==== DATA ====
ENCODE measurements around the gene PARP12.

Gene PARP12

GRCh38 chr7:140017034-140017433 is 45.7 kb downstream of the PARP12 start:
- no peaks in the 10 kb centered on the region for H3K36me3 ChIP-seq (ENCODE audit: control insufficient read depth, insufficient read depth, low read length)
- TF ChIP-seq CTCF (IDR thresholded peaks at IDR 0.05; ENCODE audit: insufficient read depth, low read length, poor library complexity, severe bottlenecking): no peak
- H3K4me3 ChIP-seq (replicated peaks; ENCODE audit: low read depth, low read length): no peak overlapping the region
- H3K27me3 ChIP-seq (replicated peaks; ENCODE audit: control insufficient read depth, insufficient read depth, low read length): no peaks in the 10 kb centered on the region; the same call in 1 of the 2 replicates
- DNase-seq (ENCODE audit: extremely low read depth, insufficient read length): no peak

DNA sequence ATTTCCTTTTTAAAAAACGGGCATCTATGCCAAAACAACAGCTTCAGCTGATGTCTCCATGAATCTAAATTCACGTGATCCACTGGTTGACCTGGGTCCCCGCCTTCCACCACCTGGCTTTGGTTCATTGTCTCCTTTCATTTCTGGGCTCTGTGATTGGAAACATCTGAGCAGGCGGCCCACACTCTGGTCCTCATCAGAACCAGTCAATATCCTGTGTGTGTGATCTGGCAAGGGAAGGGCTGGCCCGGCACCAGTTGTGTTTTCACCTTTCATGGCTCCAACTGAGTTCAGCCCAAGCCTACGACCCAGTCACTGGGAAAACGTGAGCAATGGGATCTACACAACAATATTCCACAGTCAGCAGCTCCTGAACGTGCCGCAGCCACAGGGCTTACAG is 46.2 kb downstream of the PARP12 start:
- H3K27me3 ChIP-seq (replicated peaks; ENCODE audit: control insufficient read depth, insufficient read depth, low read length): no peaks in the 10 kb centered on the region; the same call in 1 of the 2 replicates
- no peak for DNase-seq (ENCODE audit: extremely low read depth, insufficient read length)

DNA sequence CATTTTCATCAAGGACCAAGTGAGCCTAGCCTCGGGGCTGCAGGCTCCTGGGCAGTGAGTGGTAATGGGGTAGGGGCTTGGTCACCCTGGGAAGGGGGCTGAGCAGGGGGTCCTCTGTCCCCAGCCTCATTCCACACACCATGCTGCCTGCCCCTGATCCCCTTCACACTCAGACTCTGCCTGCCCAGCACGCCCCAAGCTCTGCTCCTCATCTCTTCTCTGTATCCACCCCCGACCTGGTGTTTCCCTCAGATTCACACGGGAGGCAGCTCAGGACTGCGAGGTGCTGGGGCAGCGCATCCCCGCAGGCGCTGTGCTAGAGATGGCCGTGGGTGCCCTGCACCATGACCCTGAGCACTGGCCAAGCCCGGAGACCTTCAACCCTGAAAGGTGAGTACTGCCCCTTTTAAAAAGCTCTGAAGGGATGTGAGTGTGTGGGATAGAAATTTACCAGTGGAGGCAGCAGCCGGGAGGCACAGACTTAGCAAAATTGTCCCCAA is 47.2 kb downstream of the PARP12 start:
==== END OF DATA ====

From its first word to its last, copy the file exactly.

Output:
ENCODE measurements around the gene PARP12.

Gene PARP12

GRCh38 chr7:140017034-140017433 is 45.7 kb downstream of the PARP12 start:
- no peaks in the 10 kb centered on the region for H3K36me3 ChIP-seq (ENCODE audit: control insufficient read depth, insufficient read depth, low read length)
- TF ChIP-seq CTCF (IDR thresholded peaks at IDR 0.05; ENCODE audit: insufficient read depth, low read length, poor library complexity, severe bottlenecking): no peak
- H3K4me3 ChIP-seq (replicated peaks; ENCODE audit: low read depth, low read length): no peak overlapping the region
- H3K27me3 ChIP-seq (replicated peaks; ENCODE audit: control insufficient read depth, insufficient read depth, low read length): no peaks in the 10 kb centered on the region; the same call in 1 of the 2 replicates
- DNase-seq (ENCODE audit: extremely low read depth, insufficient read length): no peak

DNA sequence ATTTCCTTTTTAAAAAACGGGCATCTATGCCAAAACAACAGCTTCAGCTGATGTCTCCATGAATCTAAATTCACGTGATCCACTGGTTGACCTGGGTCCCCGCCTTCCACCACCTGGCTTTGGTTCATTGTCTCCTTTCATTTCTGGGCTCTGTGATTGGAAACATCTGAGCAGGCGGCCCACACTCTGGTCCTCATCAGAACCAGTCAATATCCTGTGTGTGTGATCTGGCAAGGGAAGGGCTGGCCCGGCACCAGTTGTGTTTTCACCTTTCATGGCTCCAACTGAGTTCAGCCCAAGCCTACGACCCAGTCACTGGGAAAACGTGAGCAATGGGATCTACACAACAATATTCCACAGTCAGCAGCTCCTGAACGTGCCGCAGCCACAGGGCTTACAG is 46.2 kb downstream of the PARP12 start:
- H3K27me3 ChIP-seq (replicated peaks; ENCODE audit: control insufficient read depth, insufficient read depth, low read length): no peaks in the 10 kb centered on the region; the same call in 1 of the 2 replicates
- no peak for DNase-seq (ENCODE audit: extremely low read depth, insufficient read length)

DNA sequence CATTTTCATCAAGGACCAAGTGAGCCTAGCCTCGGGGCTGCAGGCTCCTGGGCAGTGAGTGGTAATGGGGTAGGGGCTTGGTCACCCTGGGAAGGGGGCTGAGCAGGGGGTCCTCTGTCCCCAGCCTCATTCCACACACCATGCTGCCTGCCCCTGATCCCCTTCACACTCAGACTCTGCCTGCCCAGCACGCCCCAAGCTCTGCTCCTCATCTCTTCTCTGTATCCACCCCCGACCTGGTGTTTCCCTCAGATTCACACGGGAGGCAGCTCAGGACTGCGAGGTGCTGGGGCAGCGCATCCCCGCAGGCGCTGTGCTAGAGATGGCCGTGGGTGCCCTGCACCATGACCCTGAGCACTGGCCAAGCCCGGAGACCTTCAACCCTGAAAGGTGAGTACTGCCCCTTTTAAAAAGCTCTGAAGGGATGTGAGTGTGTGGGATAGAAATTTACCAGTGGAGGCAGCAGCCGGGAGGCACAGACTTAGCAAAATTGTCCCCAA is 47.2 kb downstream of the PARP12 start: